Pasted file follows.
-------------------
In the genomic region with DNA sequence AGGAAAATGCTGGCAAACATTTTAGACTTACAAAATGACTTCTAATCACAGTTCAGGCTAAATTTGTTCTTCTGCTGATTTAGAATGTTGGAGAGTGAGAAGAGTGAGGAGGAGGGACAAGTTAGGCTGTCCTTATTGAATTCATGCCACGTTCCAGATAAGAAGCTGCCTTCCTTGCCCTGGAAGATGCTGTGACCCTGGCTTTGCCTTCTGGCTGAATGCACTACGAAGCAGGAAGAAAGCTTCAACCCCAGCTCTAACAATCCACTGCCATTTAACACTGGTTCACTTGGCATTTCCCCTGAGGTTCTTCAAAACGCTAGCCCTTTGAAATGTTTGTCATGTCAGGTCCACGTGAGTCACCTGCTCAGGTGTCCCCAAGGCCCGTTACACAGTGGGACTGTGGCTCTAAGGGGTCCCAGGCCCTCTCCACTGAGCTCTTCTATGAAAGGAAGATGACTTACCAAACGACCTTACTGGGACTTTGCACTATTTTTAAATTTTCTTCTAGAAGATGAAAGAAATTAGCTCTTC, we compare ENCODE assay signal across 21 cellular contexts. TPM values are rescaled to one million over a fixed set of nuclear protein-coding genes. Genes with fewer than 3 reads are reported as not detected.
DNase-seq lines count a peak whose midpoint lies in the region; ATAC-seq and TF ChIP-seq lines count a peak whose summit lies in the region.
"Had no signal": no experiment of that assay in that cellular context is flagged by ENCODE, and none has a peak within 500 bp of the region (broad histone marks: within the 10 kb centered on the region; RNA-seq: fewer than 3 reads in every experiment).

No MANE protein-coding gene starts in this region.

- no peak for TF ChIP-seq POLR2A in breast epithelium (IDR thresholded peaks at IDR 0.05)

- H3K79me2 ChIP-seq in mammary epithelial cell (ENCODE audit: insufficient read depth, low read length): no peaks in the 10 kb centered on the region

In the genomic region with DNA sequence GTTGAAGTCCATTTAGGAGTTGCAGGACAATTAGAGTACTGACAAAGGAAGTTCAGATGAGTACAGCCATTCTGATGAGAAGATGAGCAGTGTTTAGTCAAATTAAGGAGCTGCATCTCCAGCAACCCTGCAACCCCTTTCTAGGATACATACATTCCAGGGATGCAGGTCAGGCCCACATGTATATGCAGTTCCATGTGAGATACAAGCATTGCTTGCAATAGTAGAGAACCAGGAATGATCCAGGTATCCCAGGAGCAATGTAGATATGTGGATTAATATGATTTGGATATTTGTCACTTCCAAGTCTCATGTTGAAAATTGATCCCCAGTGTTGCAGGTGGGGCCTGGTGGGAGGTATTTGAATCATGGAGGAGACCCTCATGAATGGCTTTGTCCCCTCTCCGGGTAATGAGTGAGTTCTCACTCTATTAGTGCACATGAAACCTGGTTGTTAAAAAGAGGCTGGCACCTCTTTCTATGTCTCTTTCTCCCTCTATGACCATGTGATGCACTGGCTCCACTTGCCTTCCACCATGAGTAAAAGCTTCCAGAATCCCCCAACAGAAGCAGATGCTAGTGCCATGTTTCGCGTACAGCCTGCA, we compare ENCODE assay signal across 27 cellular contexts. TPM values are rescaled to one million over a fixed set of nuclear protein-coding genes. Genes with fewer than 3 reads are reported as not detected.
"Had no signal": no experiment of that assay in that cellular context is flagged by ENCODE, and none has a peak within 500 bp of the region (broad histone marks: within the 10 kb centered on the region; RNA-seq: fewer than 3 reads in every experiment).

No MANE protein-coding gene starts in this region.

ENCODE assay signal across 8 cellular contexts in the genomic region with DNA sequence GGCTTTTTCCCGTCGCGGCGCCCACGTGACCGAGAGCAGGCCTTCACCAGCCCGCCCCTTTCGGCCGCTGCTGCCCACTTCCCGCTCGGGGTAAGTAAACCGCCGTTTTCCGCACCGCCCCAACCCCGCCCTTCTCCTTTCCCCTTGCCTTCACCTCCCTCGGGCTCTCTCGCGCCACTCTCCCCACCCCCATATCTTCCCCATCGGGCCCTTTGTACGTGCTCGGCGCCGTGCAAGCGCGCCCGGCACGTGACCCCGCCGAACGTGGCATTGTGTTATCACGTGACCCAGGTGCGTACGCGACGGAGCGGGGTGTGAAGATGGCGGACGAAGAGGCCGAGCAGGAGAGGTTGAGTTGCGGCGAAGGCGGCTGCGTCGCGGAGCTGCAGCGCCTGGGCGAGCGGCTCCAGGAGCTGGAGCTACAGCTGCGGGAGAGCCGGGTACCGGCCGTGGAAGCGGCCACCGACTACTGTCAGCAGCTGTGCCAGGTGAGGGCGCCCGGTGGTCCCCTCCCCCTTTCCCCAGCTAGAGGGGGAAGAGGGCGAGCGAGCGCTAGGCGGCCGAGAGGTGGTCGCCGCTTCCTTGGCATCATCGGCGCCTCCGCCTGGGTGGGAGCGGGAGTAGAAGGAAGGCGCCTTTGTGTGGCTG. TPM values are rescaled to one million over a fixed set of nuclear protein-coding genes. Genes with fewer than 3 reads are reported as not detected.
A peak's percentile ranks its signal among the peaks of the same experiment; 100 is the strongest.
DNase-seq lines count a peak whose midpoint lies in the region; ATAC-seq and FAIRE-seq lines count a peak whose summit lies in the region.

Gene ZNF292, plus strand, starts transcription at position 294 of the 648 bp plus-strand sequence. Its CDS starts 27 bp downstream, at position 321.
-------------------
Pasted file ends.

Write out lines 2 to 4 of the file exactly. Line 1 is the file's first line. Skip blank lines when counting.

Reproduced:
DNase-seq lines count a peak whose midpoint lies in the region; ATAC-seq and TF ChIP-seq lines count a peak whose summit lies in the region.
"Had no signal": no experiment of that assay in that cellular context is flagged by ENCODE, and none has a peak within 500 bp of the region (broad histone marks: within the 10 kb centered on the region; RNA-seq: fewer than 3 reads in every experiment).

No MANE protein-coding gene starts in this region.